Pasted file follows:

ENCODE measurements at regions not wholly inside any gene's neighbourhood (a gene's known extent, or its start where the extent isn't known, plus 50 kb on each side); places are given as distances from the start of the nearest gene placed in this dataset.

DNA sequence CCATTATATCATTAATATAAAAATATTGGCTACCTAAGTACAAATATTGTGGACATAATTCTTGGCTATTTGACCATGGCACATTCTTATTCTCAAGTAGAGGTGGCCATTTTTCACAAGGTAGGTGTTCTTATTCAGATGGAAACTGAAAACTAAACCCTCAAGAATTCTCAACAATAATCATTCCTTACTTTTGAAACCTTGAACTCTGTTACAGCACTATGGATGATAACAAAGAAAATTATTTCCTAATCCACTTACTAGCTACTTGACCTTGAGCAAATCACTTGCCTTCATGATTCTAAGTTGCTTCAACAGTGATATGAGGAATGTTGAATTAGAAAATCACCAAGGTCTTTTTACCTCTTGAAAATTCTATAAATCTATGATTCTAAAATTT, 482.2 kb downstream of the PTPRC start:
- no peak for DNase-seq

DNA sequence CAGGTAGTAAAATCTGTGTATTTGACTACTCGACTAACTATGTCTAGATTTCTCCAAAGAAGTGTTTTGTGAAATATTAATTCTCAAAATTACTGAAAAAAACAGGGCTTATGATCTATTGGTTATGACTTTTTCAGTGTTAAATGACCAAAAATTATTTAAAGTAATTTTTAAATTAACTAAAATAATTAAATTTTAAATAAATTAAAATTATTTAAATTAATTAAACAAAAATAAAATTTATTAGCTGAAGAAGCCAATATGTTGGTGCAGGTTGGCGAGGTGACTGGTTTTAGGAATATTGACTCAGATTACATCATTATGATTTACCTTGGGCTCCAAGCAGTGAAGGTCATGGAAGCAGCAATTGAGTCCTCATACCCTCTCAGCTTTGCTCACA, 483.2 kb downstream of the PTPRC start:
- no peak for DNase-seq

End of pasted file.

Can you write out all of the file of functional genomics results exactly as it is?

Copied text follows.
ENCODE measurements at regions not wholly inside any gene's neighbourhood (a gene's known extent, or its start where the extent isn't known, plus 50 kb on each side); places are given as distances from the start of the nearest gene placed in this dataset.

DNA sequence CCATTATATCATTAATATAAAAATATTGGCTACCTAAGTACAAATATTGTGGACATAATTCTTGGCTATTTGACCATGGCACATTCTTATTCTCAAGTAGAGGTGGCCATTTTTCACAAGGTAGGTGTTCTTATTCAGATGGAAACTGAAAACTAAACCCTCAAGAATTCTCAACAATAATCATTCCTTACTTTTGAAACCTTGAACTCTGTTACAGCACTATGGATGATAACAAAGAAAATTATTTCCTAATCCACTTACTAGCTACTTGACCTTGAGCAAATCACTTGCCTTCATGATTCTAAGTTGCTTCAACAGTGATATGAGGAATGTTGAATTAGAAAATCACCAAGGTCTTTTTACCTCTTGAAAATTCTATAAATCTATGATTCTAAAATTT, 482.2 kb downstream of the PTPRC start:
- no peak for DNase-seq

DNA sequence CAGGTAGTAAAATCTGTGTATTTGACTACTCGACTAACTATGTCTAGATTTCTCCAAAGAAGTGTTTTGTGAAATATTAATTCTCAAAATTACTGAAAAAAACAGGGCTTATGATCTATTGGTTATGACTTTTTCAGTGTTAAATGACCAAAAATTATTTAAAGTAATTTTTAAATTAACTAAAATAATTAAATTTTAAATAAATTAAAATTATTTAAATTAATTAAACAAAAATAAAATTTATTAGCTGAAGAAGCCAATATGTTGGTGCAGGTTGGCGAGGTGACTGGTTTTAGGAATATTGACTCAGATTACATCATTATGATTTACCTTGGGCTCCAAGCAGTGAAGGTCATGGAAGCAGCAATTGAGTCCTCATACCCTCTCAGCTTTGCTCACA, 483.2 kb downstream of the PTPRC start:
- no peak for DNase-seq